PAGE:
It seems a reasonably safe bet that the Covid-19 pandemic is in its final phase and will fade to grey sometime in 2022. Barring a new virus, life will return to something resembling normality.
But we are likely to find that the economy is not back to normal, or anything like it, and not just because of the temporary dislocations caused by lockdowns and furlough. In 2022, people are going to feel a lot poorer as inflation combines with fuel prices, tax increases, mortgage hikes and Brexit-related dislocation. The party really is over, and not just in Number 10.
Fundamental changes have been taking place in the economic undergrowth which look disturbingly like a return to the 1970s and 1980s. The word of the year will be stagflation – inflation combined with low growth. GDP is waning while wages are rising at a faster rate than we have seen in decades, partly as a result of Brexit but also because workers, often white collar employees, are rediscovering bargaining power.
This is combining with an energy crisis as profound as the Opec oil price shock of 1973. And with tax increases which the Resolution Foundation says amounts to £3,000 per UK household.
Then comes the transition to net zero: the imponderable cost of scrapping a fossil fuel economy that has underpinned economic growth for the last century.
You may have thought COP26 was a non-event, but history will
see it as a turning point. This year – 2022 – will see the end of the climate phoney war as corporations divest themselves of fossil fuel stocks and a generation of politicians realise that they risk being held responsible for the consequences of global warming. Climate change is no longer about veganism and bicycles but investment and big science.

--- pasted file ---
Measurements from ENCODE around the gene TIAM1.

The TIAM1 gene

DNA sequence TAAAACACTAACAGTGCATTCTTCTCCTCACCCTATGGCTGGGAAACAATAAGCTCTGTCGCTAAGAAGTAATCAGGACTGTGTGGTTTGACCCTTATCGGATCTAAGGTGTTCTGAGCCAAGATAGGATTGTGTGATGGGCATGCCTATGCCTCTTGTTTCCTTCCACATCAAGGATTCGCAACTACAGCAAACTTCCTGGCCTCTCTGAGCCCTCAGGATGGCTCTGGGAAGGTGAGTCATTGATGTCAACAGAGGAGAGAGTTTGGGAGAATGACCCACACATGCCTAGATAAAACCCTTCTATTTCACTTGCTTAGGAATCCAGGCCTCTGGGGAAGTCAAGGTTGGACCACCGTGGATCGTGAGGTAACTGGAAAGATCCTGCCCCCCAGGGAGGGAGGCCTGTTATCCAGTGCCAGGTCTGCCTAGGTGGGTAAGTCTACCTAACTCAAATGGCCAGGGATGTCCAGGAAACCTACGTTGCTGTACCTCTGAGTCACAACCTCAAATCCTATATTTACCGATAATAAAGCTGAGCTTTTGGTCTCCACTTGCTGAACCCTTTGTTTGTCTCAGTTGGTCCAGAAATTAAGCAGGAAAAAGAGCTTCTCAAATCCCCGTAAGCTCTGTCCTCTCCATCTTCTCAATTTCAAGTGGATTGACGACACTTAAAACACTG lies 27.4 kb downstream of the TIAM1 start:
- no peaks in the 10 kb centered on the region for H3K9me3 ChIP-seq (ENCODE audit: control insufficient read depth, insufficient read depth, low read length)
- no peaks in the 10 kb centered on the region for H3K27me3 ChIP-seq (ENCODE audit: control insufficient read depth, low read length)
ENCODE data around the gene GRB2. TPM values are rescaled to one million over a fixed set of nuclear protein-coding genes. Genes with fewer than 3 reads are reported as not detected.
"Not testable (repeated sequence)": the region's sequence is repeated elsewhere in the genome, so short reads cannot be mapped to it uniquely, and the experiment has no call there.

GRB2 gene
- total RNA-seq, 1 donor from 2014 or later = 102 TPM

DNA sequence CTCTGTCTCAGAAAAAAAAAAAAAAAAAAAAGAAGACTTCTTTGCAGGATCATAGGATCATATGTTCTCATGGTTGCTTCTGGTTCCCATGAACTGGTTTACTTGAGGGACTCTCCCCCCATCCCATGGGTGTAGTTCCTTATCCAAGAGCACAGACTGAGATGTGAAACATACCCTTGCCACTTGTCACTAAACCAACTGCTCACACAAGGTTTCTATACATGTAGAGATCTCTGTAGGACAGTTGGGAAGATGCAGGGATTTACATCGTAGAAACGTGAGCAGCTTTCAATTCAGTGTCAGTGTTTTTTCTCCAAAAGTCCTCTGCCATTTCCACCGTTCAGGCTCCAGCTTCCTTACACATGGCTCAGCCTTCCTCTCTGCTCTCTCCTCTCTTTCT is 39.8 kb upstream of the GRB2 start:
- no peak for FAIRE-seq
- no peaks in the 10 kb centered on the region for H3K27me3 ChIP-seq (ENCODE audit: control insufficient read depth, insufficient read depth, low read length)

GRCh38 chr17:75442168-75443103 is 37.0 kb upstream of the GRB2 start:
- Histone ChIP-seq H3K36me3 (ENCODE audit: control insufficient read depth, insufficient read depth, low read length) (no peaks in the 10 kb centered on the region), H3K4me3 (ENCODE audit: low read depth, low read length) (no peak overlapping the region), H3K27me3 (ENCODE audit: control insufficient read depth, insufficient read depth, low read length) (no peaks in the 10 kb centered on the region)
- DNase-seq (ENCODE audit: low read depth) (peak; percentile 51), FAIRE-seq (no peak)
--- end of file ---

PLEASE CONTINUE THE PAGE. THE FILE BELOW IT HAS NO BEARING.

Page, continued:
After years in which no-one really thought about the cost of money, we are likely to become obsessed with it in 2022. Inflation is currently heading for 6 per cent, even in powerhouse Germany, and will force central banks to rein in cheap money by raising interest rates. Increasing the cost of borrowing discourages investment and spending, depressing economic activity. It also increases the cost of servicing Government debt, just as an increase in mortgage rates increases repayments.
The Bank of England’s surprise pre-Christmas hike in the base rate to 0.25% is the harbinger of things to come. It will take much pain to return to “normal” interest rates of between 4% and 6%, and it won’t all happen in 2022. But it is dawning on economists and governments that, in the last decade, something very odd has been happening in the world of money. The emergence of Bitcoin, a purely fictitious currency with no basis in economic reality, is a symptom, a kind of metaphor, of the bizarre world that we have been living in.
Since the financial crash, banks across the developed world have been printing money through bond purchases or quantitative easing (QE). Deliberately seeking to undermine the value of their currencies by increasing the money supply and encouraging inflation. Britain has pumped nearly £1 trillion into the economy through QE. That anyone thought this was normal is going to be regarded as one of the grand delusions of the age.
The price of borrowing has, in real terms, been less than zero for over a decade. This is unprecedented in 300 years of the Bank of England’s existence. Ultra-cheap money has lured governments into making spending commitments based on an unrealistic expectation that somehow interest rates would remain at, or near, zero indefinitely. The result has been a huge expansion of public debt. UK debt is now approaching 100% of GDP at £2.2 trillion. The global debt pile is 100 times that. Yet, the total value of all the world’s stock markets, all companies combined, is only £70 trillion. Somehow, the debt will have to be repaid.